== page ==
Updated 10/29/2012 11:57 PM
Poughkeepsie residents anxious to wake up and check storm damage
Sandy whips up a frenzy in Poughkeepsie, where many locals took the day off to stay safe and play storm watcher for a day. YNN's John Wagner has more from the waterfront.
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POUGHKEEPSIE, N.Y. -- Sandy is coming through in bands, with stretches of rainy windy weather mixed with calm, bringing car loads of intrigued onlookers to Poughkeepsie's Waryas Park to check out the creeping flood.
"I'm almost in the Hudson, I'm in the Hudson River right now, this is ridiculous, this is horrible," said Brian Downey.
"It's coming up really fast and now the rain is starting again, so I imagine it's going to get a lot higher," said Michelle Conklin.
Poughkeepsie residents take not so gusty moments checking out the damage before Sandy got too close. Many afraid of what the morning will bring.
"Tomorrow morning it's going to be bad down here, so everybody's going to be prepared for the worst," said John Murphy.
"I feel like they always exaggerate. I mean even if it does get bad, what's the worst that can happen?" asked a skeptical Arianna Milanese.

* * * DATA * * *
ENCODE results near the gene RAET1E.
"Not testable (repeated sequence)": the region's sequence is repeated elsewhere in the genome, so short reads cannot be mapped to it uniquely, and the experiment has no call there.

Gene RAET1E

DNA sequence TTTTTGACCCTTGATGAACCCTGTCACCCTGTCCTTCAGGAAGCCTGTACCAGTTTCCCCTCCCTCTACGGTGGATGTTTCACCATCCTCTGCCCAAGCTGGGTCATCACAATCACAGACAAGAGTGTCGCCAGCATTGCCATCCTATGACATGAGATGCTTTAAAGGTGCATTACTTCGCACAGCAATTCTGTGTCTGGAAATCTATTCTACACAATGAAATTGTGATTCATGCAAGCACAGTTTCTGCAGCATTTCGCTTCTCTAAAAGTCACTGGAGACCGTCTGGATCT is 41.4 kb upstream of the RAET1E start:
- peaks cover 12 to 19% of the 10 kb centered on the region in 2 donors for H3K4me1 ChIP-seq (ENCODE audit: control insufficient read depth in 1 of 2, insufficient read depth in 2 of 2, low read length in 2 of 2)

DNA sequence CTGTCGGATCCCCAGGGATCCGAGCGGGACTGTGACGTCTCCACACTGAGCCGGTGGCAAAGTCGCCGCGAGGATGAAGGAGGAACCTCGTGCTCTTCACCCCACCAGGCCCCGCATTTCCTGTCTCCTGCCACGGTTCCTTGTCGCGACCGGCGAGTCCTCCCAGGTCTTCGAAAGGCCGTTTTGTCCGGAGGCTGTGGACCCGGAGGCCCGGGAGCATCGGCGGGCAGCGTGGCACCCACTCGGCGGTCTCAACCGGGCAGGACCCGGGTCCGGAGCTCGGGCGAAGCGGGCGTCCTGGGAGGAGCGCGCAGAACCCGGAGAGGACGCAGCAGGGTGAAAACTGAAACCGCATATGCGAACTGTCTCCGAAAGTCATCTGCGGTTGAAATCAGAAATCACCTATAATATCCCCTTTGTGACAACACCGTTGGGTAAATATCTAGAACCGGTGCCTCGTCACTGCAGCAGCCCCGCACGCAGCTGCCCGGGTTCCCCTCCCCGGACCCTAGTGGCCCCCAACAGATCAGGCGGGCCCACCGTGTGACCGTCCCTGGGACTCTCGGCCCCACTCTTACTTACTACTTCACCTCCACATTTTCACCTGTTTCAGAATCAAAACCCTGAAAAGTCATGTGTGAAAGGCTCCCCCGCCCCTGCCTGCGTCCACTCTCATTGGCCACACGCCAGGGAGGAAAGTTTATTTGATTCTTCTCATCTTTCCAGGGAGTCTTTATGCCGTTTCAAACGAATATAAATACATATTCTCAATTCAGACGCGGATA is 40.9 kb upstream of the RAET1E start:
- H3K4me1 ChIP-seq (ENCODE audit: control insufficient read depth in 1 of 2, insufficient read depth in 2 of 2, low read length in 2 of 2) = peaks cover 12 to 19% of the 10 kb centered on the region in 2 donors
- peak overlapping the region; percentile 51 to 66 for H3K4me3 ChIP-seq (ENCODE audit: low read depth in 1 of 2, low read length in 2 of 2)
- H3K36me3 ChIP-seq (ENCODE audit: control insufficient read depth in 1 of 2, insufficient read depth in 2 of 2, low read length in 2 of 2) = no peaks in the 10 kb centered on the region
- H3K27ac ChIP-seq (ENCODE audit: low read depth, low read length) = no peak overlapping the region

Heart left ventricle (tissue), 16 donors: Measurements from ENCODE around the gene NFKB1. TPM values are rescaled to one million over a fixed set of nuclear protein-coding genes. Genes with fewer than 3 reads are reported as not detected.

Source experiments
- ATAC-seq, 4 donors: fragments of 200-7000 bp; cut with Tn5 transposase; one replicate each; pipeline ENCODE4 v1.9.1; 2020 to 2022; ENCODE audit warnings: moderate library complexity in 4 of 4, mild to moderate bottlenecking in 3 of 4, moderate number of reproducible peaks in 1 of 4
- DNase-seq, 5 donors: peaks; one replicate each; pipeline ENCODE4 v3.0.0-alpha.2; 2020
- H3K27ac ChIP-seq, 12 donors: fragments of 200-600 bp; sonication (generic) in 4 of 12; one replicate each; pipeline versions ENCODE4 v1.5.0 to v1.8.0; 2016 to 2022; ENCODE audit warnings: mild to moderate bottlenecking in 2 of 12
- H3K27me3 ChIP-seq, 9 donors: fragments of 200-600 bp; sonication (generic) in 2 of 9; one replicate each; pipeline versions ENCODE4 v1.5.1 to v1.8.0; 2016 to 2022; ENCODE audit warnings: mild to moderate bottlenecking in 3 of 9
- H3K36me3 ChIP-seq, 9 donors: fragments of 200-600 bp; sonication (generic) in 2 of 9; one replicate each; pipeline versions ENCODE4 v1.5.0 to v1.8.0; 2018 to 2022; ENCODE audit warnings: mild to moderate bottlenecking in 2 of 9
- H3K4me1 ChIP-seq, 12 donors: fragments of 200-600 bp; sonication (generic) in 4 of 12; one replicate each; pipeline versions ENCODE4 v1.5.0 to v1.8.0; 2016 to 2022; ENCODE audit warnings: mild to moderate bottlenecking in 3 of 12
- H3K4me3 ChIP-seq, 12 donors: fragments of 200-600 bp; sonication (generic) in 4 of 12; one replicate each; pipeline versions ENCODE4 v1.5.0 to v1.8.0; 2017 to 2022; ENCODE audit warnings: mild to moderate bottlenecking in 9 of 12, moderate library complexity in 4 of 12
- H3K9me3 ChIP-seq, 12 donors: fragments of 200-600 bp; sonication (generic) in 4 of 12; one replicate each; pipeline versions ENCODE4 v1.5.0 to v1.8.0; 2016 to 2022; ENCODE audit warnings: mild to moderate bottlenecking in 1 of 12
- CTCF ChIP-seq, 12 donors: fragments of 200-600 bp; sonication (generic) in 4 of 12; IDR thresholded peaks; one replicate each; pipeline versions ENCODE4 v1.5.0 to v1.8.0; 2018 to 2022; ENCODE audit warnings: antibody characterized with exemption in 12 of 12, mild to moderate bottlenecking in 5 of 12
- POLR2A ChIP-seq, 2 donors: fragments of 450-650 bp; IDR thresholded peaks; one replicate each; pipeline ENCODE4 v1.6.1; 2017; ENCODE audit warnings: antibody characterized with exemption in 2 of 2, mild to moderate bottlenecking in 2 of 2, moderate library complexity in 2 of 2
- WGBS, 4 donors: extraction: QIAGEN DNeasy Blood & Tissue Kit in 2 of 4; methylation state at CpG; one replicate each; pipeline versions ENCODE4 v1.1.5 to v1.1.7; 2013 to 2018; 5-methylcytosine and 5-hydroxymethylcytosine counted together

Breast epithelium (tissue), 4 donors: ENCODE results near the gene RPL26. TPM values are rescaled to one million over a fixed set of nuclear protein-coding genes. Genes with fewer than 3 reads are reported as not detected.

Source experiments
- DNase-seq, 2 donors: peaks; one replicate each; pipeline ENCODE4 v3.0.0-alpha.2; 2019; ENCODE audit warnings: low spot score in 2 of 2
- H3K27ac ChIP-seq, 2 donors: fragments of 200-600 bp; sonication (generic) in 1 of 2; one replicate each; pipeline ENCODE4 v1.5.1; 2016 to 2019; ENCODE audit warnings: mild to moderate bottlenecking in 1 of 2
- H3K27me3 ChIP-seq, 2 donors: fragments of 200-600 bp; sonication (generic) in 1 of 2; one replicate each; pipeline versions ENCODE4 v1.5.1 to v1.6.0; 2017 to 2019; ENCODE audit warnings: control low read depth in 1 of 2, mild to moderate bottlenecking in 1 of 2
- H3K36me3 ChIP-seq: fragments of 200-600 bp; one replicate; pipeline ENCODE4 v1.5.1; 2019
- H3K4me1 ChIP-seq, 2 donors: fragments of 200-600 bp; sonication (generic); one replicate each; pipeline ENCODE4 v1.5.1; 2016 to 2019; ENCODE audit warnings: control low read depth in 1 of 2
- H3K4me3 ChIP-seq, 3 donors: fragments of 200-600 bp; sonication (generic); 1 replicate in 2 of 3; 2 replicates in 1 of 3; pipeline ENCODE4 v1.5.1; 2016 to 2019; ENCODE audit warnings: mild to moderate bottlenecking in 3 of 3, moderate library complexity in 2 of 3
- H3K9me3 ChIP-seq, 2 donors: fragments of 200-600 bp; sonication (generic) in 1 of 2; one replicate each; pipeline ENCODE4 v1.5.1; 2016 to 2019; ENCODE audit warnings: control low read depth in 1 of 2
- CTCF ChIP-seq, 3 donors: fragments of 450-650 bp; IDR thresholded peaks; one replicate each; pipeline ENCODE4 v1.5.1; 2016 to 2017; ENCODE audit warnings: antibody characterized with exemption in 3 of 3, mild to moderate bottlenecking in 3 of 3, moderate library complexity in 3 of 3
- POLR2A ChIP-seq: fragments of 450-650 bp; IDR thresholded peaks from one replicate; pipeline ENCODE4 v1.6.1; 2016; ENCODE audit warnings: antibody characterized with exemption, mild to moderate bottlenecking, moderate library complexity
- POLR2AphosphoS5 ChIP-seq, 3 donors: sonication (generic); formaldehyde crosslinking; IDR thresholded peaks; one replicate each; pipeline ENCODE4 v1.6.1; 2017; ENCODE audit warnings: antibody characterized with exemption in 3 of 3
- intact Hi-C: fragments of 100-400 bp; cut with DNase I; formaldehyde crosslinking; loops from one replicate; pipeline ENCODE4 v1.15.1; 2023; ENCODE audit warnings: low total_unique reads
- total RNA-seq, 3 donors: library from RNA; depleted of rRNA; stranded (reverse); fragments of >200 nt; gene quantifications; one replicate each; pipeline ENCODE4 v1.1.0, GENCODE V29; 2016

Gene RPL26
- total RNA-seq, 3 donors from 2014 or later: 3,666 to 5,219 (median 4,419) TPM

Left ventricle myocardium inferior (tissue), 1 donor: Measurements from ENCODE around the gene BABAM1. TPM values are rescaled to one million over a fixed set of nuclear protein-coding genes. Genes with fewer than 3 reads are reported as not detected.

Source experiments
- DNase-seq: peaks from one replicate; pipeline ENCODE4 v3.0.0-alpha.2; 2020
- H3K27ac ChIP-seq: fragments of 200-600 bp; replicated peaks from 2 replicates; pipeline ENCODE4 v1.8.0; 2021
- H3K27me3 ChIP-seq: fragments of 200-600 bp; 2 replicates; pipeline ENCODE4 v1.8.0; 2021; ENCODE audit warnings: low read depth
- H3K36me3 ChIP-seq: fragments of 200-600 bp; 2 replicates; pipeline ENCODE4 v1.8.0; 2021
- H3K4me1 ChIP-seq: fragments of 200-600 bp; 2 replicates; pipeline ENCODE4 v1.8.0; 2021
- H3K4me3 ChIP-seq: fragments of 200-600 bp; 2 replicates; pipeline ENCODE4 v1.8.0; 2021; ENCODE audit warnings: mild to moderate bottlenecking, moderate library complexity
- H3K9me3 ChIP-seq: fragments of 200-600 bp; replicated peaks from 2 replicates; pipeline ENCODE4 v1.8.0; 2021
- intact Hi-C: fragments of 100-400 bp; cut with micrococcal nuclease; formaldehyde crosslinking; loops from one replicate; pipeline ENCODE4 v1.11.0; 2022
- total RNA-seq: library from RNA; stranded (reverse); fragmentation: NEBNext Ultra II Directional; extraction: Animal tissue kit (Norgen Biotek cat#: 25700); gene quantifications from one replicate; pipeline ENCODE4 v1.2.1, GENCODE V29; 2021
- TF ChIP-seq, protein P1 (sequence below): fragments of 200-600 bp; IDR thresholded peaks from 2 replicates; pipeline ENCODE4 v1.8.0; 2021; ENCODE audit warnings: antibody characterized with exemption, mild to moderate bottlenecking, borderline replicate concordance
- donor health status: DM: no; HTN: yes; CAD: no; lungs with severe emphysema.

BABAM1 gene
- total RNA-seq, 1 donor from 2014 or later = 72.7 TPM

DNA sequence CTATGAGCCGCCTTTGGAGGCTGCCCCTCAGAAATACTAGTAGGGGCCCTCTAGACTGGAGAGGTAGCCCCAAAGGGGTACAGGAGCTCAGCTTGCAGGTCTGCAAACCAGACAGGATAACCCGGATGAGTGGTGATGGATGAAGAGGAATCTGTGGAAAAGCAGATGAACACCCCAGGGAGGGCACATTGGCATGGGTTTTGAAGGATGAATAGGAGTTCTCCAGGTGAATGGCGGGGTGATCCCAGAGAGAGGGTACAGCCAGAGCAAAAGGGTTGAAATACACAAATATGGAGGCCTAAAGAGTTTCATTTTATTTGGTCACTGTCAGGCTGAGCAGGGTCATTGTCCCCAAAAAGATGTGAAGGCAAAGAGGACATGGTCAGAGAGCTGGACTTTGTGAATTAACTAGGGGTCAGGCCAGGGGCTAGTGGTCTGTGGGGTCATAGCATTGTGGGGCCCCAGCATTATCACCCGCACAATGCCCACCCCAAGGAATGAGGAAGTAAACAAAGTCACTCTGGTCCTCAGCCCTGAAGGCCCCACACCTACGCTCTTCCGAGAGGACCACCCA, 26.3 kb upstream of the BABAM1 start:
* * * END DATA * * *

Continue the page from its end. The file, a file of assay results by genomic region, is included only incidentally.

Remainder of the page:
Dutchess County officials say locals prepared for the worst, knowing how hard the area was hit during Irene.
"We're feeling all of the wind push back and certainly it's not often we see the kind of flooding surges we expect to see at the Hudson River," said Dutchess County Executive Mark Molinaro.
"First off, it's the sheer size from one side to the other is in excess of 1,000 miles, so it's going to affect many, many states and will eventually involve the entire north east and the mid-Atlantic states at the same time," said Dana Smith, Dutchess County's emergency response coordinator.
Sandy knocked down trees full of leaves across the city, powering down traffic signals. Some residents won’t be able to turn their lights on anytime soon, others got lucky.
"I don't really feel like a victim because it could have done a lot more damage and the City of Poughkeepsie came and reacted so quickly," said Phillip Behr. "I mean the trees down only a half hour and they're getting rid of it for me, so I'm thankful."
"It's gonna get worse than this, it's really tough out here, people gotta stay home," said Rocky Shahim.
Although Dutchess County is asking locals to stay off roads if at all possible, the storm damage isn't bad enough, yet, to declare a Dutchess State of Emergency.